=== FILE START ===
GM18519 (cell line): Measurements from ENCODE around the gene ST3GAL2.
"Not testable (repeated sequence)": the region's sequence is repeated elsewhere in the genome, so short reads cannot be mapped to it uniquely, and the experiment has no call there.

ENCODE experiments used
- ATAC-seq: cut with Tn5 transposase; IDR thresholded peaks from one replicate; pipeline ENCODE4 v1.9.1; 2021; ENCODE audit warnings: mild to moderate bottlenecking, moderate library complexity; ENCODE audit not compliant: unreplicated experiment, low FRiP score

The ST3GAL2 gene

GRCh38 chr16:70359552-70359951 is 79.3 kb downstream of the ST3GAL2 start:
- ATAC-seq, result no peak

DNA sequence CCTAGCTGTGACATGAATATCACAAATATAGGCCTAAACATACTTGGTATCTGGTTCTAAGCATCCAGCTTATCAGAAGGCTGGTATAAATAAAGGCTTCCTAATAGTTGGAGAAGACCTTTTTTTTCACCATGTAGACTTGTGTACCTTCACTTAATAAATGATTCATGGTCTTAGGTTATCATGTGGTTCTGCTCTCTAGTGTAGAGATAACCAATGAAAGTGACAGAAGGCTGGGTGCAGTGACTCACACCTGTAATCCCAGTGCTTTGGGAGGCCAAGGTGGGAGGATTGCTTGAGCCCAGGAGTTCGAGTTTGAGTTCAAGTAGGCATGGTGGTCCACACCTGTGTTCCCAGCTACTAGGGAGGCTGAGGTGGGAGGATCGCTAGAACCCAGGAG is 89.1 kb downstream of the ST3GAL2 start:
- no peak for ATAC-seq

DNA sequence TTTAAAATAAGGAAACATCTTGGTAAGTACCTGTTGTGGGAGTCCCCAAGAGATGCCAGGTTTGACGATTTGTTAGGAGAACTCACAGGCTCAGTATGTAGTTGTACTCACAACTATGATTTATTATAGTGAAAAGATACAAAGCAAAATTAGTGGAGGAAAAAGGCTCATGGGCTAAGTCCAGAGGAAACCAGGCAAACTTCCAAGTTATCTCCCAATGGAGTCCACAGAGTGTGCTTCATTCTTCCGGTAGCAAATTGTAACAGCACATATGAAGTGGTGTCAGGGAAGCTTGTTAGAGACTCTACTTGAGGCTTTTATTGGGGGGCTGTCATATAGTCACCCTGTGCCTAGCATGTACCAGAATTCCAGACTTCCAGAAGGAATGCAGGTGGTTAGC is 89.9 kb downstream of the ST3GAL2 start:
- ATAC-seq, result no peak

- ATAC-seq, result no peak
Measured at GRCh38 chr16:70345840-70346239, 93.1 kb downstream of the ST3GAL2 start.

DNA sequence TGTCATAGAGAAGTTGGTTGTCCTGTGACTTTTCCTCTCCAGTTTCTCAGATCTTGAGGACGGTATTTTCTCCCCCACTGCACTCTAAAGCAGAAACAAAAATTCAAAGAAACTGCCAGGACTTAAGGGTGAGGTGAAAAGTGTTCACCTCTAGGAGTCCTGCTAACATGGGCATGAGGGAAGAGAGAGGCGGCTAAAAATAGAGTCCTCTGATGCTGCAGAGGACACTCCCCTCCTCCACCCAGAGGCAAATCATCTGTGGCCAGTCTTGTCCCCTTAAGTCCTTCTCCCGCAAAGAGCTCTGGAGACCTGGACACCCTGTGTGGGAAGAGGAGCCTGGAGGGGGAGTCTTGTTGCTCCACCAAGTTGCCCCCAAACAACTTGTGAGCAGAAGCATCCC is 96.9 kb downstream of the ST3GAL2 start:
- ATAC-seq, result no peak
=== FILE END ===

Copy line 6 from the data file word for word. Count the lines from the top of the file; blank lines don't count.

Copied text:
GRCh38 chr16:70359552-70359951 is 79.3 kb downstream of the ST3GAL2 start: